The Criminal Law Section Executive Committee is keenly aware of this pivotal moment in the history of our nation and realizes that systemic change, reconciliation, and racial healing is needed to form a more perfect union.
We offer our sincere condolences to the family of George Floyd. But more than sincere condolences is needed to prevent further deaths of unarmed African Americans at the hands of law enforcement. Thus, we join the many diverse and powerful voices across our nation in demanding police reform and officer and departmental accountability. It is long past time to change our laws to eradicate the systemic cancer of racial discrimination.
As prosecutors, defense attorneys, and judges, we have observed institutional racism and systemic inequality up close. Our Committee is comprised of people of all ethnicities, and our status as attorneys or judicial officers has not shielded us from experiencing racism and discrimination ourselves. Our members have been pretextually stopped by police. Our members have been questioned about their qualifications when entering courthouses. Our members have been told to “go back to your country.” Our members’ relatives have been victims of both police harassment and violence. The common denominator in each of these incidents was black or brown skin.
We know these issues have plagued our country for centuries, but with the proliferation of body cameras, cell phones, and the 24-hour news cycle, the nation is finally seeing it in real-time. The world is appalled, and so are we.
Despite the killings and brutality, our Executive Committee believes deeply in our criminal justice system. We recognize that most police officers are not racists or thugs. Rather, the vast majority are decent people who perform a critically important duty in protecting all of us. But wearing a badge does not provide one with license to abuse people verbally or physically, and those that do must be held accountable for their actions. The constitutional rights to due process and a fair trial must be ensured for all. A police stop should not be a death sentence.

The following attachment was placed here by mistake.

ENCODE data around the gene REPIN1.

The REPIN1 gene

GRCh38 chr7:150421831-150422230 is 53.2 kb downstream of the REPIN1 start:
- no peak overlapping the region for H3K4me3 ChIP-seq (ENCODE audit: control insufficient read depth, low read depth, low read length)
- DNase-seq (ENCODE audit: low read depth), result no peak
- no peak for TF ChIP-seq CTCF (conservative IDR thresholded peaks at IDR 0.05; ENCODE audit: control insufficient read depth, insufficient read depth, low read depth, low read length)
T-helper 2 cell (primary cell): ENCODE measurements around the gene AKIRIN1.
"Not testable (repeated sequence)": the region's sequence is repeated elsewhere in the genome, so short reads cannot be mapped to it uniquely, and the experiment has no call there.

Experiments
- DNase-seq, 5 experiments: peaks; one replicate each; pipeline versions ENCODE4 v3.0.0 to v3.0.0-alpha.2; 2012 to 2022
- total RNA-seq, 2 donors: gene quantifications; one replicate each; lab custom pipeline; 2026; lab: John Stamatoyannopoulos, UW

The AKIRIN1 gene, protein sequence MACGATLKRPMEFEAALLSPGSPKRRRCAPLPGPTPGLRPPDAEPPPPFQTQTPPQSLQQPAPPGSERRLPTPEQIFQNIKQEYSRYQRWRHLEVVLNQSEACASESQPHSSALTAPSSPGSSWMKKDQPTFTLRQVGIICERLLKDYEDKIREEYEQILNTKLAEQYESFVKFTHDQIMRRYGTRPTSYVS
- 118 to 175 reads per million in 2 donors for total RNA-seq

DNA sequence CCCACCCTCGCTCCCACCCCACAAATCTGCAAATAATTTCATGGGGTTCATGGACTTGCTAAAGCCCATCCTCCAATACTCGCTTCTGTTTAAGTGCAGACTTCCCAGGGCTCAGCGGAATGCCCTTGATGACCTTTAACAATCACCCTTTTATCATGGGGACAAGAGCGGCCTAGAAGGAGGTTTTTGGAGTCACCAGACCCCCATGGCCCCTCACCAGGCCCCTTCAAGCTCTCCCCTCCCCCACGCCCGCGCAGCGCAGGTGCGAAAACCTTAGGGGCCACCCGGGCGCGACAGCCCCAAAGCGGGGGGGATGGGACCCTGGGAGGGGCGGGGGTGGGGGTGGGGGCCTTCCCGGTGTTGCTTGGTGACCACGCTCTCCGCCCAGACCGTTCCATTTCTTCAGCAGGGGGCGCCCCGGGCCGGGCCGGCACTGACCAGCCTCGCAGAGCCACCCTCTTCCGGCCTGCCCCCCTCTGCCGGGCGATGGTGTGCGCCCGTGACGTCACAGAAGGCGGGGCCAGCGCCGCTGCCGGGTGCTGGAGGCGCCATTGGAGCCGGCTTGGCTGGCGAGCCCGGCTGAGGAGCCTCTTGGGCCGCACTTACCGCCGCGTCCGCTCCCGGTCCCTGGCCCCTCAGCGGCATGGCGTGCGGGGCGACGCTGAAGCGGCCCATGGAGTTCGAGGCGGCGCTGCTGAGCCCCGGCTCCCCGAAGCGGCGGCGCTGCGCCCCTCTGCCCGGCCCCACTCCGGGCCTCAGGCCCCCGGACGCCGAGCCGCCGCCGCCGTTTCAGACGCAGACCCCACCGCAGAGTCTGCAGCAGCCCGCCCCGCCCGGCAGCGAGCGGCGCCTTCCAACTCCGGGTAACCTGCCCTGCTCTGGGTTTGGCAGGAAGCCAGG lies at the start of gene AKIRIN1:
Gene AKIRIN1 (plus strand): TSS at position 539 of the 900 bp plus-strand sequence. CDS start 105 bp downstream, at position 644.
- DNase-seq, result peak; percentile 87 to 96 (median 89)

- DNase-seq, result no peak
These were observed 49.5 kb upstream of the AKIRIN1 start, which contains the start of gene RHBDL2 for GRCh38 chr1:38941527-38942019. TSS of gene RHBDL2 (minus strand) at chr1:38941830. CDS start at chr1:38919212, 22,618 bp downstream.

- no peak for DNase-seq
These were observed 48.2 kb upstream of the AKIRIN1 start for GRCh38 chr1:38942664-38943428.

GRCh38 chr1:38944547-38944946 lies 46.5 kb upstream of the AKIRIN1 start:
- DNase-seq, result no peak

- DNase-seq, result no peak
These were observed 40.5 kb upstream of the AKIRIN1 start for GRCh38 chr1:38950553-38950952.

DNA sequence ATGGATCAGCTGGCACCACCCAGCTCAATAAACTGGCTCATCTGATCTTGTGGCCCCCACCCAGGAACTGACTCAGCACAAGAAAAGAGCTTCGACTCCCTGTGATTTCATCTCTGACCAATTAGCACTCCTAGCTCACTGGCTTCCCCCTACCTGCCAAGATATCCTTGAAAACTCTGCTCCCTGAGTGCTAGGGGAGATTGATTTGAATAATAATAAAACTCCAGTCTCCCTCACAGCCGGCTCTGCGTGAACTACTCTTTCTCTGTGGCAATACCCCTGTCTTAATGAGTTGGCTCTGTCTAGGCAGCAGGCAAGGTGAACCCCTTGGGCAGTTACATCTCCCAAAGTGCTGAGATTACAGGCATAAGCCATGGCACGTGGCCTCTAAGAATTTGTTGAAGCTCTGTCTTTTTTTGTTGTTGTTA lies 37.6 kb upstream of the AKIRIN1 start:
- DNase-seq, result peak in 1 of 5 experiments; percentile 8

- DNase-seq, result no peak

It is long past time to reform police department practices and culture across our state and our nation. By changing use-of-force policies, demanding real accountability for misconduct, and ensuring that de-escalation becomes the norm rather than the exception, we can reimagine a system of policing built around respect, professionalism, dignity, and safety.
Our members fervently believe in the principles embodied in the Constitutions of the United States and the State of California, which ensure for every human being justice, fairness, due process and equal protection of the laws. We can no longer tolerate or ignore the threat that racial hatred and discrimination pose to these values. We can no longer curse the darkness of discrimination by ignoring it and offering condolences and empty promises afterwards.
More than forty-eight years ago, Dr. Martin Luther King, Jr. said:
We are confronted with the fierce urgency of now. In this unfolding conundrum of life and history, there is such a thing as being too late. This is no time for apathy or complacency. This is a time for vigorous and positive action.
Dr. King was assassinated exactly one year after he uttered those prophetic words. While some progress has been made in the decades since, racial injustice and unjustified police abuse persist.
We as prosecutors, defense attorneys, and judicial officers join hands not just to demand change, but to work diligently toward that change. We pledge to use our experience and unique perspective to support legislation that combats these systemic ills and to provide forums to engage, support, and educate.
Now is the time.
Executive Committee, Criminal Law Section